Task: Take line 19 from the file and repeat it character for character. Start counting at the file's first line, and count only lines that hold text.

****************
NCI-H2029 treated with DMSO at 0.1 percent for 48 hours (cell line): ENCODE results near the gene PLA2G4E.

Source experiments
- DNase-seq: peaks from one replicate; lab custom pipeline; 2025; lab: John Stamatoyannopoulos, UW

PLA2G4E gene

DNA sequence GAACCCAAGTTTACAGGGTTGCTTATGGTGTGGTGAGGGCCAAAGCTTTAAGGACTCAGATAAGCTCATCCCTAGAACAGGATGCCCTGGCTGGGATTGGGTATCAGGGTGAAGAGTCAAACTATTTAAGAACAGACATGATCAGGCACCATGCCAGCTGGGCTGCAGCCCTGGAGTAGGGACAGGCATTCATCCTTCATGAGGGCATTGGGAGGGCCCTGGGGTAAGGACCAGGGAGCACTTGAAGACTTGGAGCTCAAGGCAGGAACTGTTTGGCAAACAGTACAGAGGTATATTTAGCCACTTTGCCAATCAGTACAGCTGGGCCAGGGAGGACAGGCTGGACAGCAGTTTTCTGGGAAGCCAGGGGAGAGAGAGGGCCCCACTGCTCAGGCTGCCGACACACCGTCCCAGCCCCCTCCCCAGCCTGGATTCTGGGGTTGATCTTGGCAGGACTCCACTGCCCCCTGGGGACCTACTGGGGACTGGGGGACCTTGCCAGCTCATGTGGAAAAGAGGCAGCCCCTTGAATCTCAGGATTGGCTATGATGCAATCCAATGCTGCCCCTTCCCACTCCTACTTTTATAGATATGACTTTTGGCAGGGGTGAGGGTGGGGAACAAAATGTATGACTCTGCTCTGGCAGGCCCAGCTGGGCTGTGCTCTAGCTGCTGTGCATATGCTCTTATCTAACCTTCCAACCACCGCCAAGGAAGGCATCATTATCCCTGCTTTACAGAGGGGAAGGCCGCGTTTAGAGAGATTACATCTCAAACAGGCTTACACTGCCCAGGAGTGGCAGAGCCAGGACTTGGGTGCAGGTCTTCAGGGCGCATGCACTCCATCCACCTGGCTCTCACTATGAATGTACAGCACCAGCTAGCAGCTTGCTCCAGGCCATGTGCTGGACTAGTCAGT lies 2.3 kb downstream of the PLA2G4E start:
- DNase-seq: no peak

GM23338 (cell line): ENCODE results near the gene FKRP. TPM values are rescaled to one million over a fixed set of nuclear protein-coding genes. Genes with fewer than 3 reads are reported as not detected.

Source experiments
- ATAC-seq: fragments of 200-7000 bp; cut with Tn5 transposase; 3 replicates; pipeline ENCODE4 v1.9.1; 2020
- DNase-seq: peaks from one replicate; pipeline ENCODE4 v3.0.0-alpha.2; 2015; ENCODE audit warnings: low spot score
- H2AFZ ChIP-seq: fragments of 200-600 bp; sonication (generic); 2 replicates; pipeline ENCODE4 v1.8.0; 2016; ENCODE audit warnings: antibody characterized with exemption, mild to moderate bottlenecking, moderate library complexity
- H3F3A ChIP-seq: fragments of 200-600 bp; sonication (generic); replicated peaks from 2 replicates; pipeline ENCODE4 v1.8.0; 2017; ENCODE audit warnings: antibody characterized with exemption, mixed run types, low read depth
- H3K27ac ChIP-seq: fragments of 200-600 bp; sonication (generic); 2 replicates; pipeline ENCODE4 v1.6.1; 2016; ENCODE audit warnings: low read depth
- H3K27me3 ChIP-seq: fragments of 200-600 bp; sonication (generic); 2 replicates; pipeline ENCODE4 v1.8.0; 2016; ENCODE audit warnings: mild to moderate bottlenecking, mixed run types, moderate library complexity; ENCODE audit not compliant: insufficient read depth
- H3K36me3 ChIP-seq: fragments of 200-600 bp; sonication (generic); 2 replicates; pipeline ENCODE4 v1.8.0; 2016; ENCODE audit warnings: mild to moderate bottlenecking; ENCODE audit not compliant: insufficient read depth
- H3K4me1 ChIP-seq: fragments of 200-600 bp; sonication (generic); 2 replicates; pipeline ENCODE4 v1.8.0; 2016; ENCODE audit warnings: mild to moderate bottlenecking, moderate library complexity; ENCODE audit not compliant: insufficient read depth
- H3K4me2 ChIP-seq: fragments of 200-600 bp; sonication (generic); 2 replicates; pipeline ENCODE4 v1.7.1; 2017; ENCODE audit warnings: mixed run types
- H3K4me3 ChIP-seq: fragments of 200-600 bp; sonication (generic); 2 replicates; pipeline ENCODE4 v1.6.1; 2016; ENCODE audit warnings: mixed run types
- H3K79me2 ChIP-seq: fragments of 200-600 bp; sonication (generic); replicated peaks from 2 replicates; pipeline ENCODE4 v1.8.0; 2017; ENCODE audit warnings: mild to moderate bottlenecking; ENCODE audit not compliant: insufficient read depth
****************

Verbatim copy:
- H3K79me2 ChIP-seq: fragments of 200-600 bp; sonication (generic); replicated peaks from 2 replicates; pipeline ENCODE4 v1.8.0; 2017; ENCODE audit warnings: mild to moderate bottlenecking; ENCODE audit not compliant: insufficient read depth